Rise of Lifecycle Automation Systems
I admit out at the outset that part of my agenda in writing this blog is to create and promote the acceptance of a new industry term, Lifecycle Automation Systems or LAS.
I submit this is needed to formally label a new species of system coming onto the scene that is a combination of next generation network management, SDN control, and NFV MANO – but above all whose value is automating service and network operations for modern transport networks. I’ll explain in terms of past, present, and future.
Until now the transport network has been mainly static, with value in its feeds and speeds. It was carefully planned and commissioned, with moderate over-provisioning to deal with traffic surges and growth. Service requests were dealt with at a measured pace. Network management systems (NMS) had the duty of manually handling service requests originating from operations support systems (OSS) and performing other FCAPS (fault, configuration, accounting, performance, security) related duties. Managing transport networks was kind of boring.
What is driving change in this situation is that transport networks are incorporating features that enable them to be reconfigurable under programmatic control, at both the packet and optical layers. This provides the opportunity to speed up service delivery and streamline network operations via innovative software controlling this infrastructure.
But the existing generation of NMS are not up to this task for several reasons. From the outset they have been designed for semi-static provisioning. Their structure and algorithms are not oriented to handle real-time automation. Moreover, they are based on an older, rigid, enterprise software architecture, with fixed release schedules and extensive back testing to introduce new functionality.
Instead, a new class of Lifecycle Automation Systems (LAS) are emerging. These will use SDN and NFV technologies, and focus on creating value through automation. In their first stages, LAS will speed up service provisioning. They will receive instructions from OSS via programmatic intent-based APIs, and exploit modern interfaces on NEs to control the NE’s reconfigurability and virtualization features. Other near-term applications of LAS are delivery of virtualized business services using a vCPE/uCPE model, automating bulk change operations as part of service and network migration to new technologies, and combining real-time snapshots of the network with planning functions.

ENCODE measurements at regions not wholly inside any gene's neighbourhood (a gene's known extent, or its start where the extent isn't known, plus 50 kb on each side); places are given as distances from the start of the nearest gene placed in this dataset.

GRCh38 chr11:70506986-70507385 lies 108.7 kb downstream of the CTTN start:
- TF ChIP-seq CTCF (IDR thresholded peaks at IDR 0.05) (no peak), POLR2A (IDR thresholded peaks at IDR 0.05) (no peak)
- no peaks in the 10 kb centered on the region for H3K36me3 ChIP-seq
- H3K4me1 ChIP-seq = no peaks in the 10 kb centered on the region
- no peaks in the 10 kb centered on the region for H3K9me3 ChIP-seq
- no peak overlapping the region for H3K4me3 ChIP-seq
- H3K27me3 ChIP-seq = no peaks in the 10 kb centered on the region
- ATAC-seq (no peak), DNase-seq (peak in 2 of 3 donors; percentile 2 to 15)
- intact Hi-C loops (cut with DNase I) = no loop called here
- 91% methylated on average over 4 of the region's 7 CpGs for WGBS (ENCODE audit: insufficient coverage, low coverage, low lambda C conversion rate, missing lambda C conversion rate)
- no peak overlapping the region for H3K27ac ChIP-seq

Another distinction of LAS is that they are being built using cloud-native software architectures that exploit cloud computing efficiencies, emulating the approach and success of OTT competitors. This facilitates a continuous rollout of new applications and other DevOps benefits.
In the current transition phase, LAS will live side-by-side with NMS, and in many cases will use them to interface to the network for conventional FCAPs.
Over time LAS will perform complete lifecycle automation for both customer services and the network infrastructure, encompassing planning, commissioning, services provisioning, analytics, assurance, and maintenance. LAS will displace NMS and provide all FCAPS with some degree of automation.
LAS will play a particularly important role in implementing economical and efficient transport for 5G services. Here a common transport infrastructure must be managed to support concurrently a broad mix of 5G services with different bandwidth, latency, and availability requirements. LAS will be responsible for creating “network slices” and continuously balancing allocation of transport resources to the slices as service demand and traffic flows change. Moreover, LAS will be called upon to perform this across both the packet and optical layers simultaneously, and to dynamically reallocate resources in the event of failures to maintain 5G services SLA guarantees.
LAS in the future will be totally cloud-based, and will play an important role in a telco API economy whereby different blocks of software, large and small, interact with each other to deliver customer and operational value.
What will be interesting to observe as this aspect of digital transformation takes place is how the push-pull of automation functionality will divide between the Lifecycle Automation Systems and a new generation of OSS.
All network transport vendors are starting to make available Lifecycle Automation Systems, which create value by automating service and network lifecycle operations for an increasingly dynamically reconfigurable transport network. At ECI, our LAS is called MuseTM Orchestrator. Read more about ECI’s LAS solutions here.